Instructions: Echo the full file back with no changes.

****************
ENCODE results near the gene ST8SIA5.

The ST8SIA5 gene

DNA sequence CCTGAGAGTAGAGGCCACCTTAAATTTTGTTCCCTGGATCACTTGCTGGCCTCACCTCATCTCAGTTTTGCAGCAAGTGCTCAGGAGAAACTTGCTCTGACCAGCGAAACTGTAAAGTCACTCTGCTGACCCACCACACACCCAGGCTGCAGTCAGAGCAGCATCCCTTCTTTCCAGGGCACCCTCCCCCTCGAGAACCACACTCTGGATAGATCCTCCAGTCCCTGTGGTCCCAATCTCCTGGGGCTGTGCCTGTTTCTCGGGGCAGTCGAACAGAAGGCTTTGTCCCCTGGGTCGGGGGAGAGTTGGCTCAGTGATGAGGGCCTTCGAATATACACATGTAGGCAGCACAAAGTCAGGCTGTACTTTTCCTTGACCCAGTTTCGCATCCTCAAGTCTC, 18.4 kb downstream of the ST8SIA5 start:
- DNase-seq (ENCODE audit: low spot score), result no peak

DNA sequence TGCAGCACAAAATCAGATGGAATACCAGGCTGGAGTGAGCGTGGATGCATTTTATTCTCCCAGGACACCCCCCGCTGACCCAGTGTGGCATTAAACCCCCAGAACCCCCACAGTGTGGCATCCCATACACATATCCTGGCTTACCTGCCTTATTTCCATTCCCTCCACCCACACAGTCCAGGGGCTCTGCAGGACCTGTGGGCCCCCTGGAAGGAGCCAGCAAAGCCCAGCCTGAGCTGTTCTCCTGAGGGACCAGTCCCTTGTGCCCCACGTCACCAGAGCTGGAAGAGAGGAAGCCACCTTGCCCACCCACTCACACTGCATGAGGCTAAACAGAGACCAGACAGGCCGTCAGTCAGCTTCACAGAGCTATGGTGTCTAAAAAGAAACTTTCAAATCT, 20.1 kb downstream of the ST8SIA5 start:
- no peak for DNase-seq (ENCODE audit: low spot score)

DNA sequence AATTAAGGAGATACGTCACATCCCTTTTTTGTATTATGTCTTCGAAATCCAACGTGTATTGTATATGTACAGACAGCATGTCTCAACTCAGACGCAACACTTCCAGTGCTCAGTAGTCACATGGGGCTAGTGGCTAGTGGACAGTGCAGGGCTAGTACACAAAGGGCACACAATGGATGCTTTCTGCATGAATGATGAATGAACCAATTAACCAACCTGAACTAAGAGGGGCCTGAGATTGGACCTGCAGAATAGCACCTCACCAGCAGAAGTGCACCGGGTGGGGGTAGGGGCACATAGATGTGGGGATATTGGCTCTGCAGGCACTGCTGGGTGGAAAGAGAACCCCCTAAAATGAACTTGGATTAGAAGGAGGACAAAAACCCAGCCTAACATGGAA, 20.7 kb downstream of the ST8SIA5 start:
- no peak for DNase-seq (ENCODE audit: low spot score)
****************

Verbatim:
ENCODE results near the gene ST8SIA5.

The ST8SIA5 gene

DNA sequence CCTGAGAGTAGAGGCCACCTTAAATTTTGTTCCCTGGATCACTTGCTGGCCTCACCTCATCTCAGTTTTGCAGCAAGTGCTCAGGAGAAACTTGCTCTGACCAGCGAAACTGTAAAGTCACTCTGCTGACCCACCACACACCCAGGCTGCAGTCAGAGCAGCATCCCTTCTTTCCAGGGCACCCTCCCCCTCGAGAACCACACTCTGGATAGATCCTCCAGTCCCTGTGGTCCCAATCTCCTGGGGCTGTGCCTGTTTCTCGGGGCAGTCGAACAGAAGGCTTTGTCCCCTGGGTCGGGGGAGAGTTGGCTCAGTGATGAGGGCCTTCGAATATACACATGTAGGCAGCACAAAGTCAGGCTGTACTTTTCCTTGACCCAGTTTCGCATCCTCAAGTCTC, 18.4 kb downstream of the ST8SIA5 start:
- DNase-seq (ENCODE audit: low spot score), result no peak

DNA sequence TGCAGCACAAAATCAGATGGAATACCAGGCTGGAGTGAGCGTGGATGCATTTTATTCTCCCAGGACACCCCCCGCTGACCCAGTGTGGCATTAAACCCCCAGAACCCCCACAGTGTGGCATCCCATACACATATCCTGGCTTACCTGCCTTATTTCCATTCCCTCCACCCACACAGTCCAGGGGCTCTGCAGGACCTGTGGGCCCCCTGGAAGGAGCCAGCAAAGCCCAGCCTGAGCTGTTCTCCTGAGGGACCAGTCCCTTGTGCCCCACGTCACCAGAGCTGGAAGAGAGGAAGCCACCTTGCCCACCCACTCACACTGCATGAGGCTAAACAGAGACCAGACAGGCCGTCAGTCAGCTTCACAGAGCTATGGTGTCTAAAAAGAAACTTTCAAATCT, 20.1 kb downstream of the ST8SIA5 start:
- no peak for DNase-seq (ENCODE audit: low spot score)

DNA sequence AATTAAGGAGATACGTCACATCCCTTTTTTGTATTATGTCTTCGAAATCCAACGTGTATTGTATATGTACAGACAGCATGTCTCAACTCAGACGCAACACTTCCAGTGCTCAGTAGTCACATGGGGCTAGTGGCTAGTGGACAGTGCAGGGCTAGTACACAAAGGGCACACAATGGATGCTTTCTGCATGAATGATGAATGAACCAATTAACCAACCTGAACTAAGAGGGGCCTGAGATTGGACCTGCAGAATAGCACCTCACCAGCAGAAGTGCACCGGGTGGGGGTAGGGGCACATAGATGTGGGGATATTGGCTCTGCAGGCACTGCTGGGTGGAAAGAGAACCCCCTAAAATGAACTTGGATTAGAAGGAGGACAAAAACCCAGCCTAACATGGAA, 20.7 kb downstream of the ST8SIA5 start:
- no peak for DNase-seq (ENCODE audit: low spot score)